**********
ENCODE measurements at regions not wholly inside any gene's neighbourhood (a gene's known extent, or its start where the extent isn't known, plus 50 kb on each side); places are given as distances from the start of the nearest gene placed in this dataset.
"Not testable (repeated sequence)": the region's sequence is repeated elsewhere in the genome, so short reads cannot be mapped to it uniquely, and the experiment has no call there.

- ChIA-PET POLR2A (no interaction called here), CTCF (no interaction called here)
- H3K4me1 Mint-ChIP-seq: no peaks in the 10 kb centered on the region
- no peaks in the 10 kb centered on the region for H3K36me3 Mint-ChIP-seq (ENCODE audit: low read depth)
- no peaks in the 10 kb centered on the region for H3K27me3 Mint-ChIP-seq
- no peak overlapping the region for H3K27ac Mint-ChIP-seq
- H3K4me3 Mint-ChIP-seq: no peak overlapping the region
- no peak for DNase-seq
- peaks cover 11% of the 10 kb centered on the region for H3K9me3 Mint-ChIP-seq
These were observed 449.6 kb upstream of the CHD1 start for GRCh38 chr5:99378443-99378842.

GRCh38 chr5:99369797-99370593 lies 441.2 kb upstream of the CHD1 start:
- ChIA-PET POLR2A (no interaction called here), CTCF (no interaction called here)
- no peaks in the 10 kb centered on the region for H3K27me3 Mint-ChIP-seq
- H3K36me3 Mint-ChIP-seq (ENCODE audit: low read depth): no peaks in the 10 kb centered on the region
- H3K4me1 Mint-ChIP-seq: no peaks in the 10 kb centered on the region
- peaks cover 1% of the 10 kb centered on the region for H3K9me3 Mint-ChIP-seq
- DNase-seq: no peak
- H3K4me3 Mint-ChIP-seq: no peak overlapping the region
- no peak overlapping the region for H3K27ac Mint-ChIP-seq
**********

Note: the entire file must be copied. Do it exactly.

ENCODE measurements at regions not wholly inside any gene's neighbourhood (a gene's known extent, or its start where the extent isn't known, plus 50 kb on each side); places are given as distances from the start of the nearest gene placed in this dataset.
"Not testable (repeated sequence)": the region's sequence is repeated elsewhere in the genome, so short reads cannot be mapped to it uniquely, and the experiment has no call there.

- ChIA-PET POLR2A (no interaction called here), CTCF (no interaction called here)
- H3K4me1 Mint-ChIP-seq: no peaks in the 10 kb centered on the region
- no peaks in the 10 kb centered on the region for H3K36me3 Mint-ChIP-seq (ENCODE audit: low read depth)
- no peaks in the 10 kb centered on the region for H3K27me3 Mint-ChIP-seq
- no peak overlapping the region for H3K27ac Mint-ChIP-seq
- H3K4me3 Mint-ChIP-seq: no peak overlapping the region
- no peak for DNase-seq
- peaks cover 11% of the 10 kb centered on the region for H3K9me3 Mint-ChIP-seq
These were observed 449.6 kb upstream of the CHD1 start for GRCh38 chr5:99378443-99378842.

GRCh38 chr5:99369797-99370593 lies 441.2 kb upstream of the CHD1 start:
- ChIA-PET POLR2A (no interaction called here), CTCF (no interaction called here)
- no peaks in the 10 kb centered on the region for H3K27me3 Mint-ChIP-seq
- H3K36me3 Mint-ChIP-seq (ENCODE audit: low read depth): no peaks in the 10 kb centered on the region
- H3K4me1 Mint-ChIP-seq: no peaks in the 10 kb centered on the region
- peaks cover 1% of the 10 kb centered on the region for H3K9me3 Mint-ChIP-seq
- DNase-seq: no peak
- H3K4me3 Mint-ChIP-seq: no peak overlapping the region
- no peak overlapping the region for H3K27ac Mint-ChIP-seq